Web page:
3 Ways to Improve Your Downhill Running Technique

Improving your downhill running form will help prevent injury and increase speed.

Heading out the door? Read this article on the new Outside+ app available now on iOS devices for members! Download the app.

Knee pain, unstable ankles, or blown-out quads are common running injuries that I (and many others) have struggled with after racing and training on downhill trails.

After years of thinking through how I feel running downhill (it’s my absolute favorite thing) and working with folks on technique, I’ve learned three simple tips that can really help your downhill running form.

For an optimal downhill running technique one should focus on:

  • Engaging the core
  • Looking down the trail
  • Practicing a quick turnover

Engage the Core

We hear it all the time, but what exactly does “core” mean, and why is it important? Simply put, the core is comprised of several layers of muscles that connect the upper and lower body.

From the most superficial to the deepest, there is rectus abdominus (the six-pack muscle), external obliques, internal obliques, and transverse abdominus (or TA).

The TA also connects to the pelvic floor muscles that give support from the bottom of our pelvis and are critical for stabilization, so I count them in our discussion as well.

The outer part of the hip is also an important component of an athlete’s core because it houses the following hip stabilizers: gluteus medius, gluteus minimus, piriformis, and several deep lateral rotators.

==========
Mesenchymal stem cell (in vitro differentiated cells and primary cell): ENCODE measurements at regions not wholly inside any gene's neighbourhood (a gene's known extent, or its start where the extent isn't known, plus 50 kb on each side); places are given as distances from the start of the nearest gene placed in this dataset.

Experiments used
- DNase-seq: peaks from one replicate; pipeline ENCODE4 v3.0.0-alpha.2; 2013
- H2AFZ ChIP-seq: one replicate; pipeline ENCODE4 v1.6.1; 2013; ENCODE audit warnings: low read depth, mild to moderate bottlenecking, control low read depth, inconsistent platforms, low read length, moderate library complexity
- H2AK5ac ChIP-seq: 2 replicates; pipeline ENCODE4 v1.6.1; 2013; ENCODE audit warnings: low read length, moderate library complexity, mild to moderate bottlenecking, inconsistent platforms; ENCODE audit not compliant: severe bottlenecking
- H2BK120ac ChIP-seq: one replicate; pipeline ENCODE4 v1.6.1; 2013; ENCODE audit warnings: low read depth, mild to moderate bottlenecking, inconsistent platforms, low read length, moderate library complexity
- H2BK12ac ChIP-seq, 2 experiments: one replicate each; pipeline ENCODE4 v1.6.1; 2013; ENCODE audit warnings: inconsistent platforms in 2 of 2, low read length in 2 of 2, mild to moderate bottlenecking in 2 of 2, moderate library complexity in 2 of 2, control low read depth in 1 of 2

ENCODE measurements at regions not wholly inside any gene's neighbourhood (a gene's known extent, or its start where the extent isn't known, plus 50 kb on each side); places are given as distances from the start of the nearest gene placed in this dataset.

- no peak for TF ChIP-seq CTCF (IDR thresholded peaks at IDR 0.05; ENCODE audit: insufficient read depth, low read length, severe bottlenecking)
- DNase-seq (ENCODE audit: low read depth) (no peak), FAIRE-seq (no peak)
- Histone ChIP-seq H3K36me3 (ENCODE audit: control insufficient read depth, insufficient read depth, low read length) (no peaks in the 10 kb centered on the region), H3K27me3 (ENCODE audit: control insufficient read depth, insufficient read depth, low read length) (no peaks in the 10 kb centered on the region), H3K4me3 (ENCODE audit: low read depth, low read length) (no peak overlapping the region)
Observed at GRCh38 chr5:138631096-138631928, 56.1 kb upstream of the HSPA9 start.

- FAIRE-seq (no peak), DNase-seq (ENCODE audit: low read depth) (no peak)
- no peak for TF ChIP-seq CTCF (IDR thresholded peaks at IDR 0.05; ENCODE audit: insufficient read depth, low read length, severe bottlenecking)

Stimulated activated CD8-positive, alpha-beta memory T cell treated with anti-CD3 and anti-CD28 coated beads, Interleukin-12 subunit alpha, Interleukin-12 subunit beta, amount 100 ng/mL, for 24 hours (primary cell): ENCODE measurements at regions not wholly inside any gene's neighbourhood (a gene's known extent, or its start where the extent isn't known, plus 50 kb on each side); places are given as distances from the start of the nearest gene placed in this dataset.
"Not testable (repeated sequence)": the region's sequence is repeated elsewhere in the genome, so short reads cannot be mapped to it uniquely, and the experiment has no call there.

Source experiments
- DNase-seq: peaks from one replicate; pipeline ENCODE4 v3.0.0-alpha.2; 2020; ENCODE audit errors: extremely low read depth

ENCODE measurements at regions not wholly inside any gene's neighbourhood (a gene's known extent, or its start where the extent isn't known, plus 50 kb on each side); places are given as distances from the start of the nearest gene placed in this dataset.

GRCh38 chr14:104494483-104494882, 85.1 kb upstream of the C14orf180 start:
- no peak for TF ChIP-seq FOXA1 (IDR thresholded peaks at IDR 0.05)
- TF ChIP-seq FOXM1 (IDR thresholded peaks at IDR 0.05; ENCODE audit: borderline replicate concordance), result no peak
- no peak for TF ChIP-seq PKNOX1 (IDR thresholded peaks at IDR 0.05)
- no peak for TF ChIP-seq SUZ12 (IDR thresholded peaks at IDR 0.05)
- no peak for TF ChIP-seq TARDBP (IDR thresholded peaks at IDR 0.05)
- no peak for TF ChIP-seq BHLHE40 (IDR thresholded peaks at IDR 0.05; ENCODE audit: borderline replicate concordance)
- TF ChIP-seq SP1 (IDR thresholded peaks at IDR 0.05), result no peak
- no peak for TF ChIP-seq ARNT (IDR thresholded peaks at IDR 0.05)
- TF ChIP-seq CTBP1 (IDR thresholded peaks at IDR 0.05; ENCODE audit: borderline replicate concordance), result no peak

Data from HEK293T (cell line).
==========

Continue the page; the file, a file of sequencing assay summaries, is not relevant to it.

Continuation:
Why do these muscles matter? Without going into a full anatomy lesson, those deep muscles work together to provide much-needed stability while we continually impact the ground and propel forward.

If those muscles are either underdeveloped or on vacation (i.e. not firing at all), our larger muscles provide the stability (or try to), which can lead to muscle tension at best, and alignment issues and injuries at worst.

Furthermore, proper core muscle tension ensures good posture to keep our hips and center of gravity forward on the hill. Especially as surfaces change between stable and unstable (think snow, rocks, roots, mud, etc.), a stable core enables us to move nimbly as if we’re on a solid road.

Look Down the Trail

If we each had to manually direct everything that happens in one second of running, well, it would be impossible. Luckily for us, this is actually happening without us even having to think about it. This is because our brain instantly reads what our eyes see in front of us and responds.

Proprioceptors in our connective, fascial, and muscle tissue send direct impulses to our brain, sharing where we are in space and before we know it, we’re many steps down the trail.

Looking as far down the trail as possible gives our brain and body ample time to respond, and puts us in the best position to use gravity to our advantage.

Take a minute to stand up and look four to six feet in front of you. Next, bring your gaze back to your feet and feel what happens to your hips. Likely they are now behind your center of gravity in a mini squat.